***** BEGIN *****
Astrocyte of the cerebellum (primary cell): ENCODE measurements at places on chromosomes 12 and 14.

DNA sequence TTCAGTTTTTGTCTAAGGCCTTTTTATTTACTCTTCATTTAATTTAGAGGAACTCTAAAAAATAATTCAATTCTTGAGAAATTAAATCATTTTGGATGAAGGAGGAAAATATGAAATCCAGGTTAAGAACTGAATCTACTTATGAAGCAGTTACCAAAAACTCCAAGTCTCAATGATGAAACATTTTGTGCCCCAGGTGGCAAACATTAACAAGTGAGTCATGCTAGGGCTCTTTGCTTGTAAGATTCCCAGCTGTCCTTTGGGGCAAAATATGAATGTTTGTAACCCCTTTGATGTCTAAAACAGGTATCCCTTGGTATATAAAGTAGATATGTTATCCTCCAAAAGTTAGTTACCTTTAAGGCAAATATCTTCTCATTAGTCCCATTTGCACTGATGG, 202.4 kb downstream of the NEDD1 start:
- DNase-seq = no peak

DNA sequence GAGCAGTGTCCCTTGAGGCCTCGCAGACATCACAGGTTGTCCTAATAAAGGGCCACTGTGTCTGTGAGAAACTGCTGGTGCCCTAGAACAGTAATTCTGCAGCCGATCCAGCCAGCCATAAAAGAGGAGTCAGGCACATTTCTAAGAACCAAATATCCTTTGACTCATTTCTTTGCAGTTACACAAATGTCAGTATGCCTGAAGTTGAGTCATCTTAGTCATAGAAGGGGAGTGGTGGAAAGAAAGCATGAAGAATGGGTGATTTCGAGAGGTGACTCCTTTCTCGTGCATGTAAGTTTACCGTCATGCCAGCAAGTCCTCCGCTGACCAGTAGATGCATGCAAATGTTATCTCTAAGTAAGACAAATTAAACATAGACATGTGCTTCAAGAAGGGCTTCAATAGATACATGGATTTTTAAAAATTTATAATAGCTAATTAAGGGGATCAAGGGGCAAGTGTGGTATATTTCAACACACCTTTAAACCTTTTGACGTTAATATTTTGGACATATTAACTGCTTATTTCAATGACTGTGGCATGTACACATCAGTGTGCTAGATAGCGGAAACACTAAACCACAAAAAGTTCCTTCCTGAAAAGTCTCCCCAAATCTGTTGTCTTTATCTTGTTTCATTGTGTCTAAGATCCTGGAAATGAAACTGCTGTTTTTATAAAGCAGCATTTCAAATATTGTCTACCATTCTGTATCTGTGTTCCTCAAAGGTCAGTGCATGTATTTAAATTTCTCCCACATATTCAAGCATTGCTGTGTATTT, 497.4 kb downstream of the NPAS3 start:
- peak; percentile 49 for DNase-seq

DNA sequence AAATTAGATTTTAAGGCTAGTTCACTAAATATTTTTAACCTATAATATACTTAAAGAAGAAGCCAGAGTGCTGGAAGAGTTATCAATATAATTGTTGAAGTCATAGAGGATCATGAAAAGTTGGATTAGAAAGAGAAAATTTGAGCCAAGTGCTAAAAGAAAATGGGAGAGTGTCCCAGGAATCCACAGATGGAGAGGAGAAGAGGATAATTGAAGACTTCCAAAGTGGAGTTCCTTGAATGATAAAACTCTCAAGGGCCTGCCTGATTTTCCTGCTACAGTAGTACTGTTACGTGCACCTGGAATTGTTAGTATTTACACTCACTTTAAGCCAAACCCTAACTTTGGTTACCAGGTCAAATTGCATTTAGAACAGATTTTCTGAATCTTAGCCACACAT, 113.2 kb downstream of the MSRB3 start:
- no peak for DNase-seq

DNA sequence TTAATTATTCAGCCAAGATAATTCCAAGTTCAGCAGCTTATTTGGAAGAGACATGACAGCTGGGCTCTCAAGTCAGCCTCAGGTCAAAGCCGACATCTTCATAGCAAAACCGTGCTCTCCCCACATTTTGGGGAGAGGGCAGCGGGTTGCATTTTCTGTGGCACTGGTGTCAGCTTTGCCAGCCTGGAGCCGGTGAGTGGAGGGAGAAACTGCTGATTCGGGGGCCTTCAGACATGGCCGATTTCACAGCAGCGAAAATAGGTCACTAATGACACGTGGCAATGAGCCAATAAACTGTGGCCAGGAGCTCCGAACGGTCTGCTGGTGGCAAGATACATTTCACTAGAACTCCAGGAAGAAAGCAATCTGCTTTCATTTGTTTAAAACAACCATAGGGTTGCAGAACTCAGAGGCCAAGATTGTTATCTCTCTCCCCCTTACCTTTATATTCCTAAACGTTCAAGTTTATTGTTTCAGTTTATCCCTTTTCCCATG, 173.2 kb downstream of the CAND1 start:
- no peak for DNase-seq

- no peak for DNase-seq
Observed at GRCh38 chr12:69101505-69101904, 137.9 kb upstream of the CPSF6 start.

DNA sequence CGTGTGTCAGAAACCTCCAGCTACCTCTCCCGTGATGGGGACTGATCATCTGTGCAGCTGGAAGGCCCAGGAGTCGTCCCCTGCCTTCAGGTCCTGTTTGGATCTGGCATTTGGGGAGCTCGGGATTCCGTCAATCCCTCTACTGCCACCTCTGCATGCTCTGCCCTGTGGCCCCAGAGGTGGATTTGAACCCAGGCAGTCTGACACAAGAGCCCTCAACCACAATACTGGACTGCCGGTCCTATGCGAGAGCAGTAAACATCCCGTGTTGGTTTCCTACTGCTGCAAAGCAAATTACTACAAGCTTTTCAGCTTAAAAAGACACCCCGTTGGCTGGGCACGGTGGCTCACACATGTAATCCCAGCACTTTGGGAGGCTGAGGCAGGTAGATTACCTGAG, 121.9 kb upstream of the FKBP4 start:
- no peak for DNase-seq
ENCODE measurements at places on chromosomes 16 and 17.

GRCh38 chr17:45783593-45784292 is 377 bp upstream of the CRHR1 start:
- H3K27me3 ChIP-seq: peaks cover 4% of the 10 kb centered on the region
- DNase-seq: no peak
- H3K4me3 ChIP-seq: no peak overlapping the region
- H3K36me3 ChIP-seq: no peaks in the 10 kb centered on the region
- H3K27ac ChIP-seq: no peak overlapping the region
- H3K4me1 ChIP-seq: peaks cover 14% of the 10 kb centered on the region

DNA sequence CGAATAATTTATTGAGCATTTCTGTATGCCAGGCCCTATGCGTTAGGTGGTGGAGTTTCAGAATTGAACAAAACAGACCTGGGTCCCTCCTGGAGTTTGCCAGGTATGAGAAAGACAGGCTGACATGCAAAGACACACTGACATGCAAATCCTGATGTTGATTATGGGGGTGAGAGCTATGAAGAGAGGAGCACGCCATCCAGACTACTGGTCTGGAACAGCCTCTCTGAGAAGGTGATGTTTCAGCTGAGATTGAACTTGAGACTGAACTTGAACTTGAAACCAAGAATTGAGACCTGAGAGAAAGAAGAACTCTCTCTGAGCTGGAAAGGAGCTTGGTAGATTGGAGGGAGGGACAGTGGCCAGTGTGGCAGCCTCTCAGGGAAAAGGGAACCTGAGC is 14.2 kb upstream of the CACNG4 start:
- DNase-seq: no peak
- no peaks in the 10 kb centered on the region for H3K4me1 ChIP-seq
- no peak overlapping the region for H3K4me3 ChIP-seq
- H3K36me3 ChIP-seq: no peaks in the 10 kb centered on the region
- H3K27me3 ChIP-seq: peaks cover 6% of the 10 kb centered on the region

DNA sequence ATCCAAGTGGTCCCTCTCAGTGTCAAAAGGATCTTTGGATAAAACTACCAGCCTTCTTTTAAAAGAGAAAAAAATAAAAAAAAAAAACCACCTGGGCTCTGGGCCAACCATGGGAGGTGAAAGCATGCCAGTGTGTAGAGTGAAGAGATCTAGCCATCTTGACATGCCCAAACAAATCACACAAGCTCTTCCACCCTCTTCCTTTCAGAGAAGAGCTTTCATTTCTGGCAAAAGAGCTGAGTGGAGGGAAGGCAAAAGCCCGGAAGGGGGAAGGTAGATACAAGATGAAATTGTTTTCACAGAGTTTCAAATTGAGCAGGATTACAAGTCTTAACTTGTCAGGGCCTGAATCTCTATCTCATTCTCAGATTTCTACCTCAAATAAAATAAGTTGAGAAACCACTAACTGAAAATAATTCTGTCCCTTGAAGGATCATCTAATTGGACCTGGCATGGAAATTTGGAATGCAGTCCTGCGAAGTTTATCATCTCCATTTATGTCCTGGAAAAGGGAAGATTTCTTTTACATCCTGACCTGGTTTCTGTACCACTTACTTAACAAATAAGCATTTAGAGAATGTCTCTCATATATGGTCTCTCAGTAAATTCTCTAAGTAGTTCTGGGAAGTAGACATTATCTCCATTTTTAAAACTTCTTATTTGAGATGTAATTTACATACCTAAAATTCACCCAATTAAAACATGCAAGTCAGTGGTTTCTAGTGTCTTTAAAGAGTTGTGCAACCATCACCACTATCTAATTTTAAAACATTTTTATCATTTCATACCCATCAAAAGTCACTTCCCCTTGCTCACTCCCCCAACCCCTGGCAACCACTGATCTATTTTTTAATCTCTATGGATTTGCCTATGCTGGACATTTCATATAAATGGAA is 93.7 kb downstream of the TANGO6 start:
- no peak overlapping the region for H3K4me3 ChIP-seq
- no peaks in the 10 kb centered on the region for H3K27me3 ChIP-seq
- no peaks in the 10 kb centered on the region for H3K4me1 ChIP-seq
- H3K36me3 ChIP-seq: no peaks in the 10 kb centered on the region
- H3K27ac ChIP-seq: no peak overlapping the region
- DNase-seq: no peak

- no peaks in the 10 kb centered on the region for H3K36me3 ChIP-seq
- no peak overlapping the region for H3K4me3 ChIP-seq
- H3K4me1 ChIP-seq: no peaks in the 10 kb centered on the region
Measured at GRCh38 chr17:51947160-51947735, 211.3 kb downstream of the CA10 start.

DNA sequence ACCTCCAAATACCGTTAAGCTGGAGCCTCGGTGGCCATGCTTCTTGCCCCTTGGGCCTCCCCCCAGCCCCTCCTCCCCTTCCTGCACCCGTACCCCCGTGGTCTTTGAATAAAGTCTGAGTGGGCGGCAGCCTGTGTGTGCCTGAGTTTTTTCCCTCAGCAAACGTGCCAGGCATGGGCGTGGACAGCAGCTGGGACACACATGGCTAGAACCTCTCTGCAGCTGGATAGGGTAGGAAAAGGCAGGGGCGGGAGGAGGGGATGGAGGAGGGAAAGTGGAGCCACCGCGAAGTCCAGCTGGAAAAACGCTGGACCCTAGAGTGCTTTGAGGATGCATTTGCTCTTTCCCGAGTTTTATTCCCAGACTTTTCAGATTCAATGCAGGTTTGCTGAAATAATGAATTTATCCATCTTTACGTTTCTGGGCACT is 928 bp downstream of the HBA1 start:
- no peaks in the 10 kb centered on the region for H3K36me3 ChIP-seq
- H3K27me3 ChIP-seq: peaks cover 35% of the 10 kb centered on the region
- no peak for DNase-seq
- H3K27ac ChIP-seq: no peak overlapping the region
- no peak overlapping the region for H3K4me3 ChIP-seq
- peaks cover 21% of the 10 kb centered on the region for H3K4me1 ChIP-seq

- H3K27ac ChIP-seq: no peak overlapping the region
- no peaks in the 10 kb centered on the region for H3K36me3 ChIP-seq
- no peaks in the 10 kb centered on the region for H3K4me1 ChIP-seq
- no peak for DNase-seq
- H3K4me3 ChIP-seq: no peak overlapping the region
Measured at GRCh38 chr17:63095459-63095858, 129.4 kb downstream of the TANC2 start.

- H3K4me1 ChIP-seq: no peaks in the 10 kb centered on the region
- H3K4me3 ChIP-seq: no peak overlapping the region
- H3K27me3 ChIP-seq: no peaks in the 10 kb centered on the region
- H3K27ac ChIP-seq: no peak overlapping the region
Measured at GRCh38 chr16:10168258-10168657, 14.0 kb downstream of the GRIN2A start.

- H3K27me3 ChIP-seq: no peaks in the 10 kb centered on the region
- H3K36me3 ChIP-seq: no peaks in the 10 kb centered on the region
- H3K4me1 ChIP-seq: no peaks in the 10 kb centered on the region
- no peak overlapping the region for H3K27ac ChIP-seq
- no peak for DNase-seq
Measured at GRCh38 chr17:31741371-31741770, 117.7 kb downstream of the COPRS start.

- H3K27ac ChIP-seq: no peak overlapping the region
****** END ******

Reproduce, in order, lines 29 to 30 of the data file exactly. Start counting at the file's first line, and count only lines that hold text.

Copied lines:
- no peak overlapping the region for H3K4me3 ChIP-seq
- no peaks in the 10 kb centered on the region for H3K27me3 ChIP-seq